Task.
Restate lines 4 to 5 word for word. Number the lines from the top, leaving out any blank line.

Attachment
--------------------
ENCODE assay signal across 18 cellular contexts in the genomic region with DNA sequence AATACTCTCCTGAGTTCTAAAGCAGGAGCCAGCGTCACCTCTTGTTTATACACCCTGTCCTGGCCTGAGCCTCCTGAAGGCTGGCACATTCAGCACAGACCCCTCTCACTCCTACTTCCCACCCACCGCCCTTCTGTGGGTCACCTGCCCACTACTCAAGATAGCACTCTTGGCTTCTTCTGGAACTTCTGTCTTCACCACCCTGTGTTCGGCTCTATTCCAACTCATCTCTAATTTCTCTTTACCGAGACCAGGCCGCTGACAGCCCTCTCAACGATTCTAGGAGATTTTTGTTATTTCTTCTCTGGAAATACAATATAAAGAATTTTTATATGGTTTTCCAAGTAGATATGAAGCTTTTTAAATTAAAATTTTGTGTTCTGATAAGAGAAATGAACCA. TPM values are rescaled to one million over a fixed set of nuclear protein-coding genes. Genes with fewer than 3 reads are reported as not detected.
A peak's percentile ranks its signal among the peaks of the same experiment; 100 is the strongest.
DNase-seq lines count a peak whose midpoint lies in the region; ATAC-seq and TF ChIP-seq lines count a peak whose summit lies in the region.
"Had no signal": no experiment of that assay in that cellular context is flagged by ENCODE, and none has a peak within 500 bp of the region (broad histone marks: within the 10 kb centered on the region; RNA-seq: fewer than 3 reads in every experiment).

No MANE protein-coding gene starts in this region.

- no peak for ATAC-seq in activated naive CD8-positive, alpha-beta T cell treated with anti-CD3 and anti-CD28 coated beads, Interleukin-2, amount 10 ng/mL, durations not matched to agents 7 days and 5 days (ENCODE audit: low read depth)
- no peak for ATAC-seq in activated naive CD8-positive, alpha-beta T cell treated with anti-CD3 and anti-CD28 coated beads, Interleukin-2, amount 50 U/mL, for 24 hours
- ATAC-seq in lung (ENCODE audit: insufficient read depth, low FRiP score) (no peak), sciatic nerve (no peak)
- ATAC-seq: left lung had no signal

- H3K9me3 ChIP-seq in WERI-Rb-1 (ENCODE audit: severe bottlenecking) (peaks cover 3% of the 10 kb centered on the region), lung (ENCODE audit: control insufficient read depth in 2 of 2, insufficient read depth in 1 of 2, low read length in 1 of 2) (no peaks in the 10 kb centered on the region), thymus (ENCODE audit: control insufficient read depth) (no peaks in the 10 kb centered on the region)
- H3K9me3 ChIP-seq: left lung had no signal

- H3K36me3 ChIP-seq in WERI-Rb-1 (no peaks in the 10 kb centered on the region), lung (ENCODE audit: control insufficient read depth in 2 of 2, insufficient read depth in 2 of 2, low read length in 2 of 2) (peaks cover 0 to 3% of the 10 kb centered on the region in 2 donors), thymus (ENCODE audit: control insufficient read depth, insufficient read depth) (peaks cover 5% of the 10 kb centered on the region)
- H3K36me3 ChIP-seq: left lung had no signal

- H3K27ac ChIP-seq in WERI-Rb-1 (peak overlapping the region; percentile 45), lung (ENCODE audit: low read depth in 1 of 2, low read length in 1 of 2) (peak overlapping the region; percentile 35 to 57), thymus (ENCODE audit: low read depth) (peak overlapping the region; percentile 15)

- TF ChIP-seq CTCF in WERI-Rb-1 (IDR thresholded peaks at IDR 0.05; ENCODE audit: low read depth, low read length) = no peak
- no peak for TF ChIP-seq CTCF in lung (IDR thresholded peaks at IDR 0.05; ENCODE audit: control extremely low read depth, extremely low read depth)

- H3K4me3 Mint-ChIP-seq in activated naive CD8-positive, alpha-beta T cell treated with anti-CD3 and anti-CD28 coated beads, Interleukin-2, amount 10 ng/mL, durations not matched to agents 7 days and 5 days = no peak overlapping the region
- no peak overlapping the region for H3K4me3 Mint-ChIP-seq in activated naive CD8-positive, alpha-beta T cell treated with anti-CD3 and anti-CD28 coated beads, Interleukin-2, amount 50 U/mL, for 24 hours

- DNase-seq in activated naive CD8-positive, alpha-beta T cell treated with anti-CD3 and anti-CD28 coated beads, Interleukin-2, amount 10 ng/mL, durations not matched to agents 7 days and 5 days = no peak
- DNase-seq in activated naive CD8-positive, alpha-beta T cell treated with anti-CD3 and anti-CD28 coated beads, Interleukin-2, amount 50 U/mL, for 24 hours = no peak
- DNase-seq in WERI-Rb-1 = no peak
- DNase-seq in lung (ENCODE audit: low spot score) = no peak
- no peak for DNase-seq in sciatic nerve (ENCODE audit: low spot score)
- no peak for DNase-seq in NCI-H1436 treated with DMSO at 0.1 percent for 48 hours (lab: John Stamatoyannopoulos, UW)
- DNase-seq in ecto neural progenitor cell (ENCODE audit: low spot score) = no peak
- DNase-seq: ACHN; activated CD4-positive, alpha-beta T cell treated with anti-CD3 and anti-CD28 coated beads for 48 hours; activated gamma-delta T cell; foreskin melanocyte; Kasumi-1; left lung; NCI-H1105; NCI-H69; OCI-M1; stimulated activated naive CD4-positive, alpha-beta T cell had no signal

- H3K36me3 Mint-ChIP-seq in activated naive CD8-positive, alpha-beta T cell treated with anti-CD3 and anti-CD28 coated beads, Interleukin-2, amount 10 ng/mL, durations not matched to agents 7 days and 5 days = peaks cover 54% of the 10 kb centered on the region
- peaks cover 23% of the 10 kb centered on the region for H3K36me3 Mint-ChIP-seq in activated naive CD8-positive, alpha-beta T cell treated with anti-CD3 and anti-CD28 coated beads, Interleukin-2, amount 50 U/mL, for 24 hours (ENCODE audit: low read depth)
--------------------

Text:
"Had no signal": no experiment of that assay in that cellular context is flagged by ENCODE, and none has a peak within 500 bp of the region (broad histone marks: within the 10 kb centered on the region; RNA-seq: fewer than 3 reads in every experiment).

No MANE protein-coding gene starts in this region.